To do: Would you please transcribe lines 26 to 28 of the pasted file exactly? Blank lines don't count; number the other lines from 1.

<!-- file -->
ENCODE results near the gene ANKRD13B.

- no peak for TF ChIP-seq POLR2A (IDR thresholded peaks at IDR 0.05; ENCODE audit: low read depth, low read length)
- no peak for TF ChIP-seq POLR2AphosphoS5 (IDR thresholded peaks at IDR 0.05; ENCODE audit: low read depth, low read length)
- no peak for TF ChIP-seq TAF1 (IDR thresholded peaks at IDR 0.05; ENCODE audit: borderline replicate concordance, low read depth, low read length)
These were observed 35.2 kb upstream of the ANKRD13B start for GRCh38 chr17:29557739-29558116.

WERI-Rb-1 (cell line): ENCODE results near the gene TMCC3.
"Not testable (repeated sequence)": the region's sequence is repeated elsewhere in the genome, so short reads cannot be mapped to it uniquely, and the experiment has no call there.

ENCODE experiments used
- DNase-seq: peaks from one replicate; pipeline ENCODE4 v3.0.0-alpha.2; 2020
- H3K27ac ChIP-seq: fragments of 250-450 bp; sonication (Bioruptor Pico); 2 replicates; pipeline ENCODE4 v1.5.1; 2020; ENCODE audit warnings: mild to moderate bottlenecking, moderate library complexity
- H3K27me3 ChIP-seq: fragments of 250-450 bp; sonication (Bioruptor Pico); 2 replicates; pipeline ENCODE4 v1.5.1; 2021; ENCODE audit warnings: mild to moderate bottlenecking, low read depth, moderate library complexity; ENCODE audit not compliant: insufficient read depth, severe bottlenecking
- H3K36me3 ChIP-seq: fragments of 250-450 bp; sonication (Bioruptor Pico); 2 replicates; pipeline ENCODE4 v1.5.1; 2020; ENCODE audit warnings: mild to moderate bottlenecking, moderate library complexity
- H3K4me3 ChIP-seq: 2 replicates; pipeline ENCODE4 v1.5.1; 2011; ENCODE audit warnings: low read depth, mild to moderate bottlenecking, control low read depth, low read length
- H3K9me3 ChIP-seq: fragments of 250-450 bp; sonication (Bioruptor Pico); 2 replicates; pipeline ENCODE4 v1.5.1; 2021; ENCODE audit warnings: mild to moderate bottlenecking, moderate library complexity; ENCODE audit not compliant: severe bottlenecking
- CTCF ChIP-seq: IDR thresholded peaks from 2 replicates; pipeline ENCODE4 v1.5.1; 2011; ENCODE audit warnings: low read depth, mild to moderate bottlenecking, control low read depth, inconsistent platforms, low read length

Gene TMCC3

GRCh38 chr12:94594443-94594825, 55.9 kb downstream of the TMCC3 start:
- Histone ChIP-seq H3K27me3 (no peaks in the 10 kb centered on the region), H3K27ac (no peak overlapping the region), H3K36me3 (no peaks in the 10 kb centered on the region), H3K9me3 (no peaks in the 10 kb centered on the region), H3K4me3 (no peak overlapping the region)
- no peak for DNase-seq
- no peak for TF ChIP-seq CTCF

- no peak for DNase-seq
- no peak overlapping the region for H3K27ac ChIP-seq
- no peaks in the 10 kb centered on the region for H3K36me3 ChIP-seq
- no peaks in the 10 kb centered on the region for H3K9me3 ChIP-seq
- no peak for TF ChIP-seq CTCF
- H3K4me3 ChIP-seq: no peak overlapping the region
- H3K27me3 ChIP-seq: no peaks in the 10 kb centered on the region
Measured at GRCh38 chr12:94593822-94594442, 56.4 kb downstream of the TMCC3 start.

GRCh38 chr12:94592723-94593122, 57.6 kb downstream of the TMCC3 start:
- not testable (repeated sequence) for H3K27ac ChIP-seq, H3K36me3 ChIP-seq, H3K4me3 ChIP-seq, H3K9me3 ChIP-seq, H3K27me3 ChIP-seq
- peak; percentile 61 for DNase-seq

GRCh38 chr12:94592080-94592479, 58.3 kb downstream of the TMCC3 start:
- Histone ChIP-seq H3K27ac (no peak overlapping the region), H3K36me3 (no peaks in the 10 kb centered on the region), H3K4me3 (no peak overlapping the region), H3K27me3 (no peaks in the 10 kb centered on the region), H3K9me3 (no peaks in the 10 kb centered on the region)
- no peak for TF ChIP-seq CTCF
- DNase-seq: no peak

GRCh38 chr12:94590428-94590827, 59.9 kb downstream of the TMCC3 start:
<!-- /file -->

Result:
- H3K4me3 ChIP-seq: no peak overlapping the region
- H3K27me3 ChIP-seq: no peaks in the 10 kb centered on the region
Measured at GRCh38 chr12:94593822-94594442, 56.4 kb downstream of the TMCC3 start.